Support is one of the most purposeful elements of dual diagnosis outpatient treatment for addiction and PTSD. Someone who is trying to recover from substance abuse and mental illness cannot do so without the necessary love and support from family, loved ones, and healthcare professionals, such as the ones who work at dual diagnosis outpatient treatment programs. Clients will learn essential coping methods and tools so that they can deal with the issues related to their substance use disorder, such as temptation, withdrawal, and craving as well as with those related to their psychological disorder, such as loneliness, fear, depression, and anxiety in healthy, productive ways.

Mental illness and addiction quite often go hand in hand. Dual diagnosis outpatient treatment for addiction and PTSD helps those who experience mental illness and chemical dependency so that they can heal and recover while still living their lives, taking care of their families, and/or pursuing their careers. If you or someone you love is struggling with substance abuse or addiction, please call toll free 1-800-951-6135.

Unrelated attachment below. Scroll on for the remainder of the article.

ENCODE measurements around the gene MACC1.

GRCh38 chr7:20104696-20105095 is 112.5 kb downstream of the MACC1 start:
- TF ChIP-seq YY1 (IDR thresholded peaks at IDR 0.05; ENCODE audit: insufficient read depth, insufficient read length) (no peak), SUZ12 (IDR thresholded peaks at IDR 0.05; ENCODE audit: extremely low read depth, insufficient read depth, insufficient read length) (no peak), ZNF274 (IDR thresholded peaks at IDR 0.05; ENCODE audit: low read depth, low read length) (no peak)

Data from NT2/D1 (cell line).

Treating Mental Health with Virtual Reality?

Treating Mental Health with Virtual Reality?

(This content is being used for illustrative purposes only; any person depicted in the content is a model)

Author: Justin Mckibben

Virtual reality is becoming less and less a piece of science fiction and more of a reality over the horizon. The graphics for video games have continued to get better and better over the years, and now tech companies have put out and continue to develop headsets that enable us to totally immerse ourselves into the pixelated construct of an alternate reality.

What some have showed some concern for is that the longer the illusion continues, the more you start to forget that it’s an illusion at all, but others think this could help with treating mental health issues. Neurologist Olaf Blanke of the École polytechnique fédérale de Lausanne in Switzerland is just one researcher who believes in the healing power of virtual reality, stating:

“Two minutes of simulation can override an entire lifelong experience when it comes to what your body is and where it is,”

Next, what happens in virtual reality (VR) could change your behavior for hours, days or even months to come.

Virtual Reality in Theory

Researchers like Olaf Blanke have started to reveal how the brain responds to simulated realities, and something that has been discovered is that taking off the headset doesn’t end the effects of the technology. Unplugging yourself from the system doesn’t eliminate its impact on a person.

In theory watching an avatar (digital representation) of yourself exercise makes you more confident in your ability to work out , and as a result  more likely to exercise. Seeing your avatar quickly gain weight after overeating can curb your appetite. That avatar can also lessen physical pain or treat post-traumatic stress disorder (PTSD).